The Irish government will put the finishing touches to a drastic 15 billion-euro savings plan after prime minister Brian Cowen defied calls for a snap election.
After a day of political drama that saw the junior coalition Green Party call for a general election, ministers are expected to discuss the four-year rescue package before Wednesday’s publication.
An embattled Mr Cowen said he wanted to stay in power to pass the crucial six billion euro (£5.1 billion) savings in next month’s budget. But despite opposition demands for an immediate election, he declared the drastic cuts were in the national interest.
The Greens had earlier stunned the prime minister by issuing a New Year deadline for a general election. In response, Mr Cowen said he planned to dissolve parliament in the new year.
The prime minister was dumped into the political crisis matching the country’s economic chaos less than 24 hours after the Cabinet signed off on a multi-billion bailout – unaware his two colleagues in the Green Party, leader John Gormley and Eamon Ryan, spent Saturday plotting an exit strategy.
Mr Cowen denied he felt betrayed. After an emergency meeting with Fianna Fail cabinet members in Government Buildings, the taoiseach dismissed talk of a heave against him or that he had been pushed by the Greens into agreeing to go to the polls, and said all colleagues had given him full support, including Mr Gormley.
He called for solidarity on the 15 billion euro (£13 billion) four-year road map to recovery and the estimated 90 billion euro (£77 billion) bailout loan from the International Monetary Fund and Europe. The 150-page four-year plan, which is being inspected by experts from the IMF and European Commission, will contain significant reforms to the tax system, with new levies in property and water on the cards and cuts to social welfare.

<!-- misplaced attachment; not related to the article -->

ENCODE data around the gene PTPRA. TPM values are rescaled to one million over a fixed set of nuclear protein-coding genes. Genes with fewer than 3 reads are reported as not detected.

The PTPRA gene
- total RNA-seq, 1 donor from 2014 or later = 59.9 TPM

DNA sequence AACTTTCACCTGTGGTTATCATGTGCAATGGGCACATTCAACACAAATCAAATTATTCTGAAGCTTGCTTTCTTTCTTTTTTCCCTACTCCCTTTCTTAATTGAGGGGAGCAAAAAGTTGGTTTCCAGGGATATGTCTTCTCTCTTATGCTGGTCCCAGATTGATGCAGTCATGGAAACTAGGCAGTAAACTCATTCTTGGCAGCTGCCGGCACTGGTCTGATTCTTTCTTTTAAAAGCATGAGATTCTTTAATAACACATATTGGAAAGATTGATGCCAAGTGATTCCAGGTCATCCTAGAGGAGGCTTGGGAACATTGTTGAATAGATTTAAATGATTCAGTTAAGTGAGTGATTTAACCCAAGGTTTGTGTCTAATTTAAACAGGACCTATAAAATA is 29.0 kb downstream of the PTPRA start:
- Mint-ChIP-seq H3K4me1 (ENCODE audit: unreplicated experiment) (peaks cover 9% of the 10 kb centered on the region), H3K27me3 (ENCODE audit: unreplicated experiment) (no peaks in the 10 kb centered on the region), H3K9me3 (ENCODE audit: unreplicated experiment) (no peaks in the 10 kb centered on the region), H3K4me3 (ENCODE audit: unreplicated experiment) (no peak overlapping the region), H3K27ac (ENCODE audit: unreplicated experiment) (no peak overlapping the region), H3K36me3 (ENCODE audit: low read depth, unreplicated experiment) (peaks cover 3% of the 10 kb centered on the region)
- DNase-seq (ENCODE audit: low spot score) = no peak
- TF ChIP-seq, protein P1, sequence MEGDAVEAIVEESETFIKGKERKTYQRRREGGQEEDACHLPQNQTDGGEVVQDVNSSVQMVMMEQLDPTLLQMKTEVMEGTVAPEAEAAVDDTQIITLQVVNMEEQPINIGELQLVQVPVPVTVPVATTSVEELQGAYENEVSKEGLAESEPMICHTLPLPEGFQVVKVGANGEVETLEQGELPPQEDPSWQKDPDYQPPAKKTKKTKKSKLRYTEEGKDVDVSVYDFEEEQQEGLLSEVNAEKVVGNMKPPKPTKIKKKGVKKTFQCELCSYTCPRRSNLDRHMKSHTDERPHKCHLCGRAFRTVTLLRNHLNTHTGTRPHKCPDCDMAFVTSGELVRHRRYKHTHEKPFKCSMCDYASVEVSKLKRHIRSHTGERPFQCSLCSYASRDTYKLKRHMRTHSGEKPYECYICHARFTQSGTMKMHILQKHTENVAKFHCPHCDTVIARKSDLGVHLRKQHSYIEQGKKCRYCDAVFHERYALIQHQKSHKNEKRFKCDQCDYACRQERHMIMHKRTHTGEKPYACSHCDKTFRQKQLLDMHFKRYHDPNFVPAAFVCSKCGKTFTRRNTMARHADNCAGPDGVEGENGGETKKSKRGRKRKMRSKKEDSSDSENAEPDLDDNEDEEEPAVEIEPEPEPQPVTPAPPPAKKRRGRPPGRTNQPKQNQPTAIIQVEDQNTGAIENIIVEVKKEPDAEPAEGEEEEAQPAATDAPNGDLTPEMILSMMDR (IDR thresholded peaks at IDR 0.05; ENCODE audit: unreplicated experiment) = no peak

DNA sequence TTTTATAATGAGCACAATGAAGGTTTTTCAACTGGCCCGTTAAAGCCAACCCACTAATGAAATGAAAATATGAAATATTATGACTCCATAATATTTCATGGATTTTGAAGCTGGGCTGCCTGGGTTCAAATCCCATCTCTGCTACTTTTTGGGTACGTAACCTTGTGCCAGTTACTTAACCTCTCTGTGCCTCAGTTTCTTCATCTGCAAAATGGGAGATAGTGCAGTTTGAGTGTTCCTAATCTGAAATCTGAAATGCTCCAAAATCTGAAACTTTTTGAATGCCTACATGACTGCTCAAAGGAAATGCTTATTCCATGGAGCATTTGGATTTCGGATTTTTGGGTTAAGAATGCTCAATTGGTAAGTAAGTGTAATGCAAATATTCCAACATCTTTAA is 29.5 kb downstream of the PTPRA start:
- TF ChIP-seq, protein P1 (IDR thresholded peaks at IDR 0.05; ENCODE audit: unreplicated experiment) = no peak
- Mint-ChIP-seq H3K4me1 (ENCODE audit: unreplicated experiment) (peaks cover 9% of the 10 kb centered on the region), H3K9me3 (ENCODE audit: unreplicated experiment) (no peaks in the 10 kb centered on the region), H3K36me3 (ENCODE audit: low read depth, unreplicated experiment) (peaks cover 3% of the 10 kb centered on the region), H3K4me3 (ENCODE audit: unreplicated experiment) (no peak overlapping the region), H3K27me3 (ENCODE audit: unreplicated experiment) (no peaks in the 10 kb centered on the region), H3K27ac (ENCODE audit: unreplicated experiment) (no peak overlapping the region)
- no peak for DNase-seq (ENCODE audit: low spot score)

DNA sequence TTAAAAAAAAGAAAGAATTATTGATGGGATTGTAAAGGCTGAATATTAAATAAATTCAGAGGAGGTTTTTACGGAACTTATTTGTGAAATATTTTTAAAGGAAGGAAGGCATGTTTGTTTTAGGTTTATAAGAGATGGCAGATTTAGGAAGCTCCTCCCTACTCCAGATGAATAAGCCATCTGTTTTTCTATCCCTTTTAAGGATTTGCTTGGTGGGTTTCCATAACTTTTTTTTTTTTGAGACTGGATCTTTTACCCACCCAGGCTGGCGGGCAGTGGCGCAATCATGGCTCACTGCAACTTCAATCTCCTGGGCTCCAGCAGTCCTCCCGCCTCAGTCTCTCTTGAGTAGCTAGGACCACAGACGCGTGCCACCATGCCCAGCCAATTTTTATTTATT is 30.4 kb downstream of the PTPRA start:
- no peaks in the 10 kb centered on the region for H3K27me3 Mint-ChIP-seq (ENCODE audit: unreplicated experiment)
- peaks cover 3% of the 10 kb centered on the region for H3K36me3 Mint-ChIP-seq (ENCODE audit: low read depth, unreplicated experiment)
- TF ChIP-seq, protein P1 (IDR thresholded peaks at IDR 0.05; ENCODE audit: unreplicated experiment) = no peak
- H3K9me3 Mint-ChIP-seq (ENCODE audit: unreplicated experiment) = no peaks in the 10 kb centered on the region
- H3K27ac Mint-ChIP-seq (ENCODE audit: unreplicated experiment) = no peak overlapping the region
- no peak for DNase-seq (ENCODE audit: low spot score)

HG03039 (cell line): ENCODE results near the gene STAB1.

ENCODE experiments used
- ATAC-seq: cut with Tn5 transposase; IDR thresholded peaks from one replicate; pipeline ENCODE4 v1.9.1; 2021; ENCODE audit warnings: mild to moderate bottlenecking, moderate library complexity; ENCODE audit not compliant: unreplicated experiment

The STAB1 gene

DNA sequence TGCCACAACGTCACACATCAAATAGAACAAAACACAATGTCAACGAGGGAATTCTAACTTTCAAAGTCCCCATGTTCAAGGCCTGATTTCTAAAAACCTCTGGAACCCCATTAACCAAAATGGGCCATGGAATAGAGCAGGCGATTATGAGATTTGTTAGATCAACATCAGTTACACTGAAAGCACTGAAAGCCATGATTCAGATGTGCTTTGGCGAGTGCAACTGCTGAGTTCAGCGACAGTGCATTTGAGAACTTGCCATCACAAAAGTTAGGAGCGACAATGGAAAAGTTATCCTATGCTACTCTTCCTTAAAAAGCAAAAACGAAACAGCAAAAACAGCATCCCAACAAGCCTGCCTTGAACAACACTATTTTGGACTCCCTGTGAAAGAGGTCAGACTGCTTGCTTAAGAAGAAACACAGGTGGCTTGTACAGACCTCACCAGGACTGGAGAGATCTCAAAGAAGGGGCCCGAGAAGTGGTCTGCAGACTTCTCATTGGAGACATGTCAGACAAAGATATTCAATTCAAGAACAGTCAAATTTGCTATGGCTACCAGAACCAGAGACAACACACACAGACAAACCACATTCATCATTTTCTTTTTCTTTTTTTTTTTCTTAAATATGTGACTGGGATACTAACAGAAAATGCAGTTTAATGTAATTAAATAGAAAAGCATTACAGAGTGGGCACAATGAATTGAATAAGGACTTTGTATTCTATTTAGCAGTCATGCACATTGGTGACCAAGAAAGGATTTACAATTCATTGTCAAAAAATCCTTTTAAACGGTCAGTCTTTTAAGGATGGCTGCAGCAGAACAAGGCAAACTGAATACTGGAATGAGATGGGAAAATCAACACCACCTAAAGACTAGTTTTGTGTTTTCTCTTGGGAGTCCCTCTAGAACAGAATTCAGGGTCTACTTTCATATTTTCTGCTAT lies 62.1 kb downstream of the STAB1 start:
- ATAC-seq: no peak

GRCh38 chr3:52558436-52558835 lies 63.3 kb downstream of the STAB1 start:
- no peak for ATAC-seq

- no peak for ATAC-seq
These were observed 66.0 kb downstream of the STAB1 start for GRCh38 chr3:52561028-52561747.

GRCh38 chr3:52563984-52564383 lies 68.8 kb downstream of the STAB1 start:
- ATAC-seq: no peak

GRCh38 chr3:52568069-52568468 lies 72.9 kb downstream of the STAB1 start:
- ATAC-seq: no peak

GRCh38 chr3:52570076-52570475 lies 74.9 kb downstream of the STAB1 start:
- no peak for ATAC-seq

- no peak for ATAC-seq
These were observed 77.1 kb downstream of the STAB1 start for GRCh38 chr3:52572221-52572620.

Mr Cowen is coming under intense pressure to step down from within and outside his ruling Fianna Fail party, with the opposition and two independent TDs demanding an immediate poll. Several Fianna Fail backbenchers have also warned that Mr Cowen’s time is up.
Speculation is intensifying that the government may not make it to the New Year, with a razor-thin majority to pass the worst budget in the state’s history on December 7 and a by-election looming on Thursday.
Monday saw bank shares come under pressure in the UK and America amid the uncertainty over the details of the Irish rescue package. Fears the debt troubles would soon erupt in other embattled eurozone countries, such as Portugal and Spain, also dragged the euro lower against the pound and dollar before the currency rallied ahead of Mr Cowen’s statement.